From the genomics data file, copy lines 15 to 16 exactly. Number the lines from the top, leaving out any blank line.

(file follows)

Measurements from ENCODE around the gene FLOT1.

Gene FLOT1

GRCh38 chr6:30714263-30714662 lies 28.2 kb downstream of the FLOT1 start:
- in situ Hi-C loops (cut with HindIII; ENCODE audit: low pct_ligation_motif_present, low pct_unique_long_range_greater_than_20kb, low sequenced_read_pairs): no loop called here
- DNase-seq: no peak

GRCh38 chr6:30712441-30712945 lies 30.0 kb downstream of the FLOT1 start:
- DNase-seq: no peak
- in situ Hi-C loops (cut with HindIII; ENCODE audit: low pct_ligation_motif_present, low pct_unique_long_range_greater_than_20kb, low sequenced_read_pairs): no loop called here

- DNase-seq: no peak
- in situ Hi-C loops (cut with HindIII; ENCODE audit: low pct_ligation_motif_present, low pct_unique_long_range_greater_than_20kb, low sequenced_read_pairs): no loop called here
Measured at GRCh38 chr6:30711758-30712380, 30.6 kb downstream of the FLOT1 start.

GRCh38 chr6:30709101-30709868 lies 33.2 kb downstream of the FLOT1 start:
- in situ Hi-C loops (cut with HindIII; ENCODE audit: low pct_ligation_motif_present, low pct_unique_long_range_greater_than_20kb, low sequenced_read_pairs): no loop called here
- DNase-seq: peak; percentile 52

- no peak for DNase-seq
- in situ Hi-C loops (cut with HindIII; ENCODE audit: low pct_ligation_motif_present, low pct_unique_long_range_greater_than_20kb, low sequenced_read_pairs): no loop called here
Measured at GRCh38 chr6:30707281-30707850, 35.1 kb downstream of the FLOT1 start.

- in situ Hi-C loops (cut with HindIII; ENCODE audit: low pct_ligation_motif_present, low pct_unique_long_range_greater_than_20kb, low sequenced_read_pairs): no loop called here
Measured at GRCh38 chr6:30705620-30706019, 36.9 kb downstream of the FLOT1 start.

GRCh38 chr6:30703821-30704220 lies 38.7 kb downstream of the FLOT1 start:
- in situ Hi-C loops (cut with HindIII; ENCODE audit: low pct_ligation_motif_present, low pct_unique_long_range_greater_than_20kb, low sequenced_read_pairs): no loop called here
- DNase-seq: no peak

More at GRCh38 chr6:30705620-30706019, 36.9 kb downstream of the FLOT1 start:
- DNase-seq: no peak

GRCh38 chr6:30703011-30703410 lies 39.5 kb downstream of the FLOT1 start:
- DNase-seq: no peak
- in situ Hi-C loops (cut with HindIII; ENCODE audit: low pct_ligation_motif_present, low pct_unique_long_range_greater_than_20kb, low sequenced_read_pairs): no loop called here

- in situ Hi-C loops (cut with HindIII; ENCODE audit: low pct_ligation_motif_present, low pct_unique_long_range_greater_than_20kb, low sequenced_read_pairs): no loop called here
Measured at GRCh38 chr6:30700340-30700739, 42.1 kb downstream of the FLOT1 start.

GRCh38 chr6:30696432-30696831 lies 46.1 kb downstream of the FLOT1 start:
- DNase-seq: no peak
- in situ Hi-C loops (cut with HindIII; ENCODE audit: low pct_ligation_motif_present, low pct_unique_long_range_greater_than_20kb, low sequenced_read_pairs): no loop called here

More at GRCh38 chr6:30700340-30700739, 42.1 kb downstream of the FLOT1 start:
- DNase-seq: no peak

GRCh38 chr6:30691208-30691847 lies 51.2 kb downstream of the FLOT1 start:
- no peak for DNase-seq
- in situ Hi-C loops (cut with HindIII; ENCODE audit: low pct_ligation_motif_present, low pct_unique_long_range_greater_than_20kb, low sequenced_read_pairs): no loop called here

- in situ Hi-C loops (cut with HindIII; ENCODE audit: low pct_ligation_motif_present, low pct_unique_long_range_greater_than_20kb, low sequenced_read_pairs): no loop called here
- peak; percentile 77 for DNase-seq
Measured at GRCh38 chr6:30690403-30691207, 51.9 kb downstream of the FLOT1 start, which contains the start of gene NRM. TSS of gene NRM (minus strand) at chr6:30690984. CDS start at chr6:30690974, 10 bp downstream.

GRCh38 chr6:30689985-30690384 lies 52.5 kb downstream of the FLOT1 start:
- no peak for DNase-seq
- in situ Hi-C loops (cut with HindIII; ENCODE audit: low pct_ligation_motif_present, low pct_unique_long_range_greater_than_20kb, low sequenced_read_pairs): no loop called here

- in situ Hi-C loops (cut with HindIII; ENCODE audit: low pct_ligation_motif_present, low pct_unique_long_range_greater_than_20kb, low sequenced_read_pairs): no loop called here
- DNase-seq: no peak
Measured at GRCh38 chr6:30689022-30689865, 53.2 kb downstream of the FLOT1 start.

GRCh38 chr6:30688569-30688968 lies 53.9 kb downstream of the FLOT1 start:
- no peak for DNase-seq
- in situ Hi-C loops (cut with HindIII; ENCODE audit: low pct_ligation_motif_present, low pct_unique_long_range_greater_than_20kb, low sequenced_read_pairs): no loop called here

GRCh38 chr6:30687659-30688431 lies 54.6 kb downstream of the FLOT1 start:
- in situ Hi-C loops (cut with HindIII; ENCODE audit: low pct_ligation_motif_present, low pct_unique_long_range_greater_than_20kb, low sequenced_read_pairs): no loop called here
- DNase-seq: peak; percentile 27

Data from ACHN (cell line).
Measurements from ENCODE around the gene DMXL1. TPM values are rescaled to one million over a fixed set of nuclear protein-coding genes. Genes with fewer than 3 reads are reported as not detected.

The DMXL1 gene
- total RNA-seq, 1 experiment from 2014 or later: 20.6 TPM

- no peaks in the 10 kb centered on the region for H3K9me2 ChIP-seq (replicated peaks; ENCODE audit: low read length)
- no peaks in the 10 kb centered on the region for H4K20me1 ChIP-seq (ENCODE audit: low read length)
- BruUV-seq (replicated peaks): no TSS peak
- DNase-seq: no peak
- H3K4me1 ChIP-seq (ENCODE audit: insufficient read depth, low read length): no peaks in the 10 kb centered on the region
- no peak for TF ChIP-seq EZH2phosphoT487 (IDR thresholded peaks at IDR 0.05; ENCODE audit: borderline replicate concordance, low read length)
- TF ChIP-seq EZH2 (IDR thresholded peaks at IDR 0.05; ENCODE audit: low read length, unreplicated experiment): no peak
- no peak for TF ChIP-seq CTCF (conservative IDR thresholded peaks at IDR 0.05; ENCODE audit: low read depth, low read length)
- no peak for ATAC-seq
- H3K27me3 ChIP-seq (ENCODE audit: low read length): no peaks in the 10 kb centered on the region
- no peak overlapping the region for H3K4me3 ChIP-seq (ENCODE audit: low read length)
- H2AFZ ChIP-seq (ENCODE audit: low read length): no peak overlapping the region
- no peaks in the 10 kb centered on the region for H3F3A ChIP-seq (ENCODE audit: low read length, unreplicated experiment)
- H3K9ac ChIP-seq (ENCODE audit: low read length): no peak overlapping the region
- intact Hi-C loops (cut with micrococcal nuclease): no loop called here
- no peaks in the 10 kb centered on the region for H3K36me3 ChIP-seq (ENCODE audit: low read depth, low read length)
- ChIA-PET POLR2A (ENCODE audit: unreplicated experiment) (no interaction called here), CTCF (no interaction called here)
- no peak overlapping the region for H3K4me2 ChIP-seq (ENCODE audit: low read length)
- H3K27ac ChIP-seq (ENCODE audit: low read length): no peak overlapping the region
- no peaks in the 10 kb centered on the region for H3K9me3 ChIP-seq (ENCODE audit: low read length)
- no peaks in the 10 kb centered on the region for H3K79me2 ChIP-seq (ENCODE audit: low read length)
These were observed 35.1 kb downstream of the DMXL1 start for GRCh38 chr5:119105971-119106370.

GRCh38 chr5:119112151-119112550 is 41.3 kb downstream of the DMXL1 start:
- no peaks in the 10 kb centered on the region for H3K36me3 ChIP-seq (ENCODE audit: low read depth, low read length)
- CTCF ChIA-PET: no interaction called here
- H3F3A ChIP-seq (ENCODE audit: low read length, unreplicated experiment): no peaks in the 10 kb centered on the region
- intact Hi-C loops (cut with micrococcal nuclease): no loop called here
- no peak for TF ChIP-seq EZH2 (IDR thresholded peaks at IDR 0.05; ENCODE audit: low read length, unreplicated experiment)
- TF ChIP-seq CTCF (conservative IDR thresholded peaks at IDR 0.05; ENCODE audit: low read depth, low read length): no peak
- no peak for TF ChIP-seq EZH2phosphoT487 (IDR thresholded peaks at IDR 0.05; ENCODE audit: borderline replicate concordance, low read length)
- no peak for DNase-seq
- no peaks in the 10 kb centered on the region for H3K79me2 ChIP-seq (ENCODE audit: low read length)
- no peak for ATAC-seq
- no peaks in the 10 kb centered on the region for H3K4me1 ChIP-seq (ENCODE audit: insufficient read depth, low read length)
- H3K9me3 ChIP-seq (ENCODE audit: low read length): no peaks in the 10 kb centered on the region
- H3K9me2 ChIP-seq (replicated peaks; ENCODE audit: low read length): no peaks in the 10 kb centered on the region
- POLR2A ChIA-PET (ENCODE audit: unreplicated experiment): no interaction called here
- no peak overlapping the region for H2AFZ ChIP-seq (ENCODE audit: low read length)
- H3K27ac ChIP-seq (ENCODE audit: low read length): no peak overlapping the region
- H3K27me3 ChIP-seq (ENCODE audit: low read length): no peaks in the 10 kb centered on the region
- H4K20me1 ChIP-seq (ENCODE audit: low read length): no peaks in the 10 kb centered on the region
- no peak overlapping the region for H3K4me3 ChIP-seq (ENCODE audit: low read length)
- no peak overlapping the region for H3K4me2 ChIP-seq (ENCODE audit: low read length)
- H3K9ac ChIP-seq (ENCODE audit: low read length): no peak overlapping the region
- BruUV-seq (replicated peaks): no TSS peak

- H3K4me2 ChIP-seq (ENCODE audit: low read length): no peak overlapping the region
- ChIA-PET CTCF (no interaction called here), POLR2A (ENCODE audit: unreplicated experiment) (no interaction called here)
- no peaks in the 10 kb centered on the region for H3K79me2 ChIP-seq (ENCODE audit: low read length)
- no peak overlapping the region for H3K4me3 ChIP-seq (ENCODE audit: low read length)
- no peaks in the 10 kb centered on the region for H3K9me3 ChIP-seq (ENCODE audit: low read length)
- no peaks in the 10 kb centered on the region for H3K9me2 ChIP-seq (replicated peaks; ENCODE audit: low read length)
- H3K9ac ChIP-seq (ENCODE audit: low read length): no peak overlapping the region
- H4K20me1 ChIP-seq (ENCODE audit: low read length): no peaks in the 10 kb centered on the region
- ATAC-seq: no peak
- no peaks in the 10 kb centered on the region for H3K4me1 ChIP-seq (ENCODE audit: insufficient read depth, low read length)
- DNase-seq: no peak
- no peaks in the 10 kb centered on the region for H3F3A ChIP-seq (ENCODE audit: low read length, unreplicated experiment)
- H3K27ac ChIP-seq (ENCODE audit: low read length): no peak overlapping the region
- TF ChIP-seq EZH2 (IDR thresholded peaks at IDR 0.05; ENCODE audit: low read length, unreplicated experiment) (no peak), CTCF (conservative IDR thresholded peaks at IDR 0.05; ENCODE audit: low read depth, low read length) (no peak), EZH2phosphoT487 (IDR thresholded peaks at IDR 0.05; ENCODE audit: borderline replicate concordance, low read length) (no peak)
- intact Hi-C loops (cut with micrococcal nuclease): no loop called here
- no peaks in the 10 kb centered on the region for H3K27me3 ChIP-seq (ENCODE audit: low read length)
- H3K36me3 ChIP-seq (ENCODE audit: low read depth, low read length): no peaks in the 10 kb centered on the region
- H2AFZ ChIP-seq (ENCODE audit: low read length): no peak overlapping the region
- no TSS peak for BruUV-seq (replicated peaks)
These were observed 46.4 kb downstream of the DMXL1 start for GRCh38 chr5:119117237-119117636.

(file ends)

- no peak for DNase-seq
- in situ Hi-C loops (cut with HindIII; ENCODE audit: low pct_ligation_motif_present, low pct_unique_long_range_greater_than_20kb, low sequenced_read_pairs): no loop called here